Fight Less, Win More

By Nathaniel Fick
Sunday, August 12, 2007

On a highway north of Kabul last month, an American soldier aimed a machine gun at my car from the turret of his armored Humvee. In the split second for which our eyes locked, I had a revelation: To a man with a weapon, everything looks like a threat.

I had served as an infantry officer in Afghanistan in 2001-02 and in Iraq in 2003, but this was my first time on the other end of an American machine gun. It's not something I'll forget. It's not the sort of thing ordinary Afghans forget, either, and it reminded me that heavy-handed military tactics can alienate the people we're trying to help while playing into the hands of the people we're trying to defeat.

Welcome to the paradoxical world of counterinsurgency warfare -- the kind of war you win by not shooting.

The objective in fighting insurgents isn't to kill every enemy fighter -- you simply can't -- but to persuade the population to abandon the insurgents' cause. The laws of these campaigns seem topsy-turvy by conventional military standards: Money is more decisive than bullets; protecting our own forces undermines the U.S. mission; heavy firepower is counterproductive; and winning battles guarantees nothing.

My unnerving encounter on the highway was particularly ironic since I was there at the invitation of the U.S. Army to help teach these very principles at the Afghanistan Counterinsurgency Academy. The grandly misnamed "academy" is a tiny collection of huts and tents on Kabul's dusty southern outskirts. Since May, motley classes of several dozen Afghan army officers, Afghan policemen, NATO officers, American officers and civilians have been learning and living side by side there for a week at a time.

The academy does much more than teach the theory and tactics of fighting the Taliban insurgents who are trying to unseat President Hamid Karzai and claw their way back to power. It is also a rare forum for military officers, civilian aid workers, academics and diplomats -- from Afghanistan and all 37 countries in NATO's International Security Assistance Force -- to unite in trying to bring good governance, prosperity and security to Afghanistan. The curriculum is based on the Army and Marine Corps' new counterinsurgency doctrine, released in December. Classes revolve around four so-called paradoxes of counterinsurgency. Unless we learn all four well, we'll continue to win battles in Afghanistan while losing the war.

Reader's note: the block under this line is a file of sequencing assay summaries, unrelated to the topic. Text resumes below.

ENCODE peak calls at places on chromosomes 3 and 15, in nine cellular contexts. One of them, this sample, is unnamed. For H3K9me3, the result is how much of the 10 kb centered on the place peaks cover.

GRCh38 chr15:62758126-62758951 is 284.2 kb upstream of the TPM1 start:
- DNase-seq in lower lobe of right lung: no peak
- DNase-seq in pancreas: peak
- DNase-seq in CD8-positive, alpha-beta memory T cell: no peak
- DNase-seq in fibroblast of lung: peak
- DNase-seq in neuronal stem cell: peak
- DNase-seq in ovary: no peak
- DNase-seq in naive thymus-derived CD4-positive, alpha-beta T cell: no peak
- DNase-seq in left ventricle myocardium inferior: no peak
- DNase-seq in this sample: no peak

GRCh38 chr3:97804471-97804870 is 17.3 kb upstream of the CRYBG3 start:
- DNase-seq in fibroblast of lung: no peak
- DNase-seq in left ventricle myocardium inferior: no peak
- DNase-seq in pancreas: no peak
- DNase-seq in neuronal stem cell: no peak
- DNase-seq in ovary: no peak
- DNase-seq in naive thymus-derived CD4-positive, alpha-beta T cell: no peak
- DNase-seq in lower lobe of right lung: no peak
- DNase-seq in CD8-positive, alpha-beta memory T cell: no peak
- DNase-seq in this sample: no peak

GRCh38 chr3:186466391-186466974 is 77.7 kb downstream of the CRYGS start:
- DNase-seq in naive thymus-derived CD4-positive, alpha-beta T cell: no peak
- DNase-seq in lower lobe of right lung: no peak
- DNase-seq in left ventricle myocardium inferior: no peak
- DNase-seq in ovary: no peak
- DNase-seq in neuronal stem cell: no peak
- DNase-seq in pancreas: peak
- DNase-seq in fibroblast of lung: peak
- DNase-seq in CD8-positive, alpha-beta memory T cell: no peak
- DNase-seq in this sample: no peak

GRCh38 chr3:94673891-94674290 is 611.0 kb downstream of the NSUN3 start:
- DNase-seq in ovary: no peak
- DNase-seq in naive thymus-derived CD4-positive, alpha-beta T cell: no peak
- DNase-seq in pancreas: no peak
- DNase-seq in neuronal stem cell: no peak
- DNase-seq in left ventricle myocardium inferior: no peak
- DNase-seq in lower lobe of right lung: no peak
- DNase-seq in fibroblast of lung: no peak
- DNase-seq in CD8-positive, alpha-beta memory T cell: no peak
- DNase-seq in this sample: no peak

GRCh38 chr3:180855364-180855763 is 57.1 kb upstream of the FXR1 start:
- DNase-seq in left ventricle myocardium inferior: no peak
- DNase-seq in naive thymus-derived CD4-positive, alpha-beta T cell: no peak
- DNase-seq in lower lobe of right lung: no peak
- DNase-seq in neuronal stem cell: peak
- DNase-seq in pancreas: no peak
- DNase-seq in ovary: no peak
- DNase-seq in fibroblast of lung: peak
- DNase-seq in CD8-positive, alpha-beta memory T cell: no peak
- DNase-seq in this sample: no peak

The first tenet is that the best weapons don't shoot. Counterinsurgents must excel at finding creative, nonmilitary solutions to military problems.

Consider, for example, the question of roads. When U.N. teams begin building new stretches of road in volatile Afghan provinces such as Zabul and Kandahar, insurgents inevitably attack the workers. But as the projects progress and villagers begin to see the benefits of having paved access to markets and health care, the Taliban attacks become less frequent. New highways then extend the reach of the Karzai administration into previously inaccessible areas, making a continuous Afghan police presence possible and helping lower the overall level of violence -- no mean feat in a country larger and more populous than Iraq, with a shaky central government.